business school graduates believe that if you analyze data, this will
give you new ideas. Unfortunately, this belief is totally wrong. The
mind can only see what it is prepared to see."
Edward de Bono
This is also the challenge with cancer drug development, which is becoming more complex and sophisticated with various therapies and regimens spanning the gamut of surgery, chemotherapy, radiotherapy, targeted therapies and increasingly, vaccines. Many tumour types now have an array of options and each could be treated differently. Which then begs the obvious questions:
- which combinations work best together
- what sequencing would optimise outcomes
- how best should new therapies be incorporated into the guidelines.
The old fashioned approach to portfolio analysis and competitive intelligence involves a bottom up gathering of data to derive current approaches and make decisions on what your competitors are thus doing right here, right now. It also leads to blinkered, narrow thinking that merely repeats what has already been done before.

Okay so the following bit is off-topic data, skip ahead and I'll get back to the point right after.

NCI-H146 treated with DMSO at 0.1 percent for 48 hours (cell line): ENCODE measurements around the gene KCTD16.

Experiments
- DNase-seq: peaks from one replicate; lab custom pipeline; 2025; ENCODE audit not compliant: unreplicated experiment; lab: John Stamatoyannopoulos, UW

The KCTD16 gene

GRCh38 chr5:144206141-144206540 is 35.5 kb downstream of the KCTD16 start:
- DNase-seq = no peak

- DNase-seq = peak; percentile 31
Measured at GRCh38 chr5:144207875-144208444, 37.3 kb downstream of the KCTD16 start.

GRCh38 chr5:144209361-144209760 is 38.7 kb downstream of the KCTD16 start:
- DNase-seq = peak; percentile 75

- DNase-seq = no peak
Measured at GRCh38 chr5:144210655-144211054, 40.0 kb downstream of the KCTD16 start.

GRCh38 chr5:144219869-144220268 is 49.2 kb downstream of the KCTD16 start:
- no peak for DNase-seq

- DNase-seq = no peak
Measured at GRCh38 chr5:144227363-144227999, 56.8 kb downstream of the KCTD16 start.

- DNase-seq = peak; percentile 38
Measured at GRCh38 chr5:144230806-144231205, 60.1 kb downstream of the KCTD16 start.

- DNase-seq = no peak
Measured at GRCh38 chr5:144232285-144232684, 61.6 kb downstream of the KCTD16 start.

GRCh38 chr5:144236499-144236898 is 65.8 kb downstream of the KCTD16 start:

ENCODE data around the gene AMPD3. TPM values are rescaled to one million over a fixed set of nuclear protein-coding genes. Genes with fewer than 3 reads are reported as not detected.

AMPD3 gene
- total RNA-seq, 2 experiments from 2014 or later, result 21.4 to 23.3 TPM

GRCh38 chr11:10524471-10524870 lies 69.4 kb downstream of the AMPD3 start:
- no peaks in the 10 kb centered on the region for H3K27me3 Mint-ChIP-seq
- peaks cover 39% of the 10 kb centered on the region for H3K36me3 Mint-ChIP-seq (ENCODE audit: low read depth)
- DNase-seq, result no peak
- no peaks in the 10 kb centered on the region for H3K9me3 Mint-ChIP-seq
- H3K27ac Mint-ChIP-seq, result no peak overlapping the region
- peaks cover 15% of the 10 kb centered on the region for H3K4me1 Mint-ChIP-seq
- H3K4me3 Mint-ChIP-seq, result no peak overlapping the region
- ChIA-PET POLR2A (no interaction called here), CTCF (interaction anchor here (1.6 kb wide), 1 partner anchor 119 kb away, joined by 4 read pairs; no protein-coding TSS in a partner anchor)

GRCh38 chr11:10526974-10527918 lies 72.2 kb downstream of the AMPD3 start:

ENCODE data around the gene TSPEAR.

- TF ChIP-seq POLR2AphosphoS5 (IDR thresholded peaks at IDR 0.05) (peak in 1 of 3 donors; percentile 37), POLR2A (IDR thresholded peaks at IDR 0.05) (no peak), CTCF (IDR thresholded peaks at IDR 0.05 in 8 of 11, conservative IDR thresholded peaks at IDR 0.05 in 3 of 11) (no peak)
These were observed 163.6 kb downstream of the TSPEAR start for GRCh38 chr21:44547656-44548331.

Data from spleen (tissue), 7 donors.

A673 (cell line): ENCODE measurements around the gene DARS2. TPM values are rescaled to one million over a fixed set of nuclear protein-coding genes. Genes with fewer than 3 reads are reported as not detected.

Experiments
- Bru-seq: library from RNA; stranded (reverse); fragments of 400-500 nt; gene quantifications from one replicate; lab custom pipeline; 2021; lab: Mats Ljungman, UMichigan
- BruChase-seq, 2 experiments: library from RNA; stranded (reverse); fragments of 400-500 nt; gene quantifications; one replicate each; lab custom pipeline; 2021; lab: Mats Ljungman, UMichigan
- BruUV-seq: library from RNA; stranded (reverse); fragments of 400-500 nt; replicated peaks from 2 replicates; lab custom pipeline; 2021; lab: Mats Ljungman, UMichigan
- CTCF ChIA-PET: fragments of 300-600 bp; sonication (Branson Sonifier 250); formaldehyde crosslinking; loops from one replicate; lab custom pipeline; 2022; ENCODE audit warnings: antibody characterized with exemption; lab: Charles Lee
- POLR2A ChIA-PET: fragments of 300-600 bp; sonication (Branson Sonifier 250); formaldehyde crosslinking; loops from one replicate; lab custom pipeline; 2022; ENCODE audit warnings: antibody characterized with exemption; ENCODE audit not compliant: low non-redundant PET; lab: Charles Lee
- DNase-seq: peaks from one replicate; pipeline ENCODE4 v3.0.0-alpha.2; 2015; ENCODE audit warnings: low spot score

As de Bono suggests, sometimes thinking outside the box and visualising the future and adapting to a new direction might yield more productive blue ocean strategies. This involves forward thinking, but does not preclude a less rigourous approach because it is dependent upon top down thinking that tests the hypotheses whether your future scenarios are valid or not.
In fact, De Bono's idea turns the whole process on it's head and demands that you both understand your market, while at the same time visualising a space you could own and occupy that is different from your competitors. It might be more creative and risky, but it also might just be the ticket and the difference between having a blockbuster and yet another me-too cancer drug in your development portfolio.
Poster childs for cancer treatment don't just happen, they are made in the minds of creative people with vision and drive to execute, often against all odds.